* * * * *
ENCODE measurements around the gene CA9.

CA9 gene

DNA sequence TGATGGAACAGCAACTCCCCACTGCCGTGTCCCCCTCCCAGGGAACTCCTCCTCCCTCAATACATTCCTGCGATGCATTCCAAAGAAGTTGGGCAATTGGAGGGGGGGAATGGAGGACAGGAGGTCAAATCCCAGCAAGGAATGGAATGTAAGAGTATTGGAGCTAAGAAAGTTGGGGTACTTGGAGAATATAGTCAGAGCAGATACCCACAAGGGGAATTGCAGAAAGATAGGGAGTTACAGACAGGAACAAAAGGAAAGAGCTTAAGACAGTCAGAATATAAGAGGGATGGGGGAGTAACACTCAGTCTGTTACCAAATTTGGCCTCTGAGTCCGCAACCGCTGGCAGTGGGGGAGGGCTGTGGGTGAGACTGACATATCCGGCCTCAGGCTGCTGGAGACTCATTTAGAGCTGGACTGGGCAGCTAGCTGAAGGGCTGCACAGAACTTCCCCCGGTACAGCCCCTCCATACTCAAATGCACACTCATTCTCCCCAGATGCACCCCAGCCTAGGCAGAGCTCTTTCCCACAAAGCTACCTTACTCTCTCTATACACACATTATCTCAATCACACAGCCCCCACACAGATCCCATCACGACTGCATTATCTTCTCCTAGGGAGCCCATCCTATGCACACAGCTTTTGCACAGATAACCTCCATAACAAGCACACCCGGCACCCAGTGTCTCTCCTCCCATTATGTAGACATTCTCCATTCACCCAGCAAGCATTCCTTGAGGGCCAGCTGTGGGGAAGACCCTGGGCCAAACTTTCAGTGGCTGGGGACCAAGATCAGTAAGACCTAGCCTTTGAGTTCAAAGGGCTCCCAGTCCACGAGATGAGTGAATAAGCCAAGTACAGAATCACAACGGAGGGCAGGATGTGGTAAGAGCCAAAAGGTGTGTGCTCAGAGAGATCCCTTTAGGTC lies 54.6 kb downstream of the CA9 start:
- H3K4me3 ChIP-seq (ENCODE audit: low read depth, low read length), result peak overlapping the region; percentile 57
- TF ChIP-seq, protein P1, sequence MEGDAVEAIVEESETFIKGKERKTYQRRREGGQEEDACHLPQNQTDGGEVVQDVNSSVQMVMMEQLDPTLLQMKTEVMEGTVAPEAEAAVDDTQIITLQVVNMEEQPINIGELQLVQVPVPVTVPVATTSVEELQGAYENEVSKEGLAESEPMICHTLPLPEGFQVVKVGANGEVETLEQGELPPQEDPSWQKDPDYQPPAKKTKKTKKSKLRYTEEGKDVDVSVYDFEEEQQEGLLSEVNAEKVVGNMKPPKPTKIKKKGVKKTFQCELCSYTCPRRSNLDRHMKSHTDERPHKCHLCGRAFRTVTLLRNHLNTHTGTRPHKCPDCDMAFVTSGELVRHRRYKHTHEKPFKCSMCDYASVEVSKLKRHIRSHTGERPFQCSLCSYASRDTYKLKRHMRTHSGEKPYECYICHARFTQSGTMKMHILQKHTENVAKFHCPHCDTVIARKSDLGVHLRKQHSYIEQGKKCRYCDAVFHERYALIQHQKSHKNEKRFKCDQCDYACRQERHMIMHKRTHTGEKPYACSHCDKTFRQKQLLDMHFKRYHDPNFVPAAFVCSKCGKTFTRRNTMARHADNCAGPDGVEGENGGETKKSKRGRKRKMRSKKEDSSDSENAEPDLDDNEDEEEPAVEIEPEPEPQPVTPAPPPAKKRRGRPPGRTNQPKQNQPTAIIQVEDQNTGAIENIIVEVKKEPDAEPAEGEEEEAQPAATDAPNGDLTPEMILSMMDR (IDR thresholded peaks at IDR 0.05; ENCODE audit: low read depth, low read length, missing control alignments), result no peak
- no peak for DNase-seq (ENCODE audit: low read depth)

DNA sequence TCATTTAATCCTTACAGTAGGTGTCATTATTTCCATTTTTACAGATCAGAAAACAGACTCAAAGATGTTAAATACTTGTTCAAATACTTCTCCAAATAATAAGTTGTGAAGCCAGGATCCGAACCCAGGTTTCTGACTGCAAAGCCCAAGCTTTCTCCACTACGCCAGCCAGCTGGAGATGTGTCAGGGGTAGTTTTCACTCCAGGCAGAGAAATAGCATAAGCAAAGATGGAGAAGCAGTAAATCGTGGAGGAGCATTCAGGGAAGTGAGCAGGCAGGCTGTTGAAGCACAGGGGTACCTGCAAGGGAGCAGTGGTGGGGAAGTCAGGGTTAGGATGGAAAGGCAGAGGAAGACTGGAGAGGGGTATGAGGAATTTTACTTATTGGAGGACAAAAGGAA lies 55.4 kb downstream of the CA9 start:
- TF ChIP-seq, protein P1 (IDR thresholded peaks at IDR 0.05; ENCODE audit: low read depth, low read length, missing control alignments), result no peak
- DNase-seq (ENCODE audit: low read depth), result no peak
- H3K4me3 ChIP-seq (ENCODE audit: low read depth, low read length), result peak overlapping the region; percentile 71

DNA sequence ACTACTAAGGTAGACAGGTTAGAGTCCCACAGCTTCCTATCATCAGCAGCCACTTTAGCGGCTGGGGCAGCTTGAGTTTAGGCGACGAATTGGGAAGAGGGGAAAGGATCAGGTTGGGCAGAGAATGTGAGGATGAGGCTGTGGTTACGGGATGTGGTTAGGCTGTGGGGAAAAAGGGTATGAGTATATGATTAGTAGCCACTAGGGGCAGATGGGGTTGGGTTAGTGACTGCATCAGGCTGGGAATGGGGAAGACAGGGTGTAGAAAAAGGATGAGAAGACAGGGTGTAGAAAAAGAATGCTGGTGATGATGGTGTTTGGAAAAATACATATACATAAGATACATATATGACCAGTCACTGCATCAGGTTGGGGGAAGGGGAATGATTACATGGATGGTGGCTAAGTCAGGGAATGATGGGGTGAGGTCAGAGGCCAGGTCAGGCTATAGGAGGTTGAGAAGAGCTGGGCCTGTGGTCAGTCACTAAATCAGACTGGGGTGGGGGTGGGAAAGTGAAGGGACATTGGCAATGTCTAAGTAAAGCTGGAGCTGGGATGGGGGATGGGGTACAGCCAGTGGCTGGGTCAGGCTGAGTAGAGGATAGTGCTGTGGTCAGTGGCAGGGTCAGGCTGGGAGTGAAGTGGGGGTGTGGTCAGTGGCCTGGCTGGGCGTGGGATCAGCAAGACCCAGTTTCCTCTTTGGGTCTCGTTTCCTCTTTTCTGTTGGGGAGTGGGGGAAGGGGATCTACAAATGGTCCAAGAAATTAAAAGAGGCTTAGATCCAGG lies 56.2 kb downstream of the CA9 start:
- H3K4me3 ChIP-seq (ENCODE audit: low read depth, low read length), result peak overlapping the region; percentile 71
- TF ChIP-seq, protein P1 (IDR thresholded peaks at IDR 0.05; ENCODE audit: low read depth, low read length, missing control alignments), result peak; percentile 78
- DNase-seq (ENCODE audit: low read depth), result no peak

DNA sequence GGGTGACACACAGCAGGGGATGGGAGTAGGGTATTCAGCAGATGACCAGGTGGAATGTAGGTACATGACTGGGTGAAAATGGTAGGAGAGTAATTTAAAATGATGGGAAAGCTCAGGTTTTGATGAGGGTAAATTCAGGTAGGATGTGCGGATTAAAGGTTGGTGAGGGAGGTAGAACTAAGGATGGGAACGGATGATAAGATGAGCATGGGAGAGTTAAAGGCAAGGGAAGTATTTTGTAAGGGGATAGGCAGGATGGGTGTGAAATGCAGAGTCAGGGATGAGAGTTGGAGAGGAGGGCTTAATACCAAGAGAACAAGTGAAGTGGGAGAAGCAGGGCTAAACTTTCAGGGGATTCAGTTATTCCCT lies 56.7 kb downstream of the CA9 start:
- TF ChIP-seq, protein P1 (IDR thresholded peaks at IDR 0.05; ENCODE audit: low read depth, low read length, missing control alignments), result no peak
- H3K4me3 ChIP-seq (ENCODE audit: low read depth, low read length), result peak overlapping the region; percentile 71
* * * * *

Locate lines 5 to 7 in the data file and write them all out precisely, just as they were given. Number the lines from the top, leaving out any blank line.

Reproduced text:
- TF ChIP-seq, protein P1, sequence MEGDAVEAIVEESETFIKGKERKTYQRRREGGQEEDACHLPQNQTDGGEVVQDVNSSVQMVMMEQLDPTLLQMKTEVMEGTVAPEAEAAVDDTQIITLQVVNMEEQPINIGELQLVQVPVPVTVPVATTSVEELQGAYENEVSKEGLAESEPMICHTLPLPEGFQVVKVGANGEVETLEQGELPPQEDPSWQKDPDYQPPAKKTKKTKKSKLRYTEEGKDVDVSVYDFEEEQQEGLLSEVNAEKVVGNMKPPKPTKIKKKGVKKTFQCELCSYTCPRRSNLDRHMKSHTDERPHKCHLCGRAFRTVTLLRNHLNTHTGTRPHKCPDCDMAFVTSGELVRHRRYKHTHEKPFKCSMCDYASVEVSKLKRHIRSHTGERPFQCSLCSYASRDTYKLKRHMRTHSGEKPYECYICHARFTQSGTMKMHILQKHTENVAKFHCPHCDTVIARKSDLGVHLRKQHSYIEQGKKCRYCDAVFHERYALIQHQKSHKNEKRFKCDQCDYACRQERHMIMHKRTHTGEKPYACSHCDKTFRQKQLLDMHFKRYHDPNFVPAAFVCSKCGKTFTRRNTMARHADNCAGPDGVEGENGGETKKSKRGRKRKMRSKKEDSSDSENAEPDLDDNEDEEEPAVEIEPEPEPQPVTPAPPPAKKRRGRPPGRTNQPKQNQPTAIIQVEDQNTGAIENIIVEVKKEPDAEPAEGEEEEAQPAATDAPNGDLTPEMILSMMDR (IDR thresholded peaks at IDR 0.05; ENCODE audit: low read depth, low read length, missing control alignments), result no peak
- no peak for DNase-seq (ENCODE audit: low read depth)

DNA sequence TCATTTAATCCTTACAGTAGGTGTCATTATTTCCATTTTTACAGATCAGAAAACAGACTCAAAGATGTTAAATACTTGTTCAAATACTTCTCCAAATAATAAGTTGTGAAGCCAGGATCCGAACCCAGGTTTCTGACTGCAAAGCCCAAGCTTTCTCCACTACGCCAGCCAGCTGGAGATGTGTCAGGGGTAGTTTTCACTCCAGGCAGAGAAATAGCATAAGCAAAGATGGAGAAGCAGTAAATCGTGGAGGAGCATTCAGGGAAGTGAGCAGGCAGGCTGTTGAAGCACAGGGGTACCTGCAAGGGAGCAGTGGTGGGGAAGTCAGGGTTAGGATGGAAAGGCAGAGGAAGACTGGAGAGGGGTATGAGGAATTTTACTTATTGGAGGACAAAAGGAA lies 55.4 kb downstream of the CA9 start: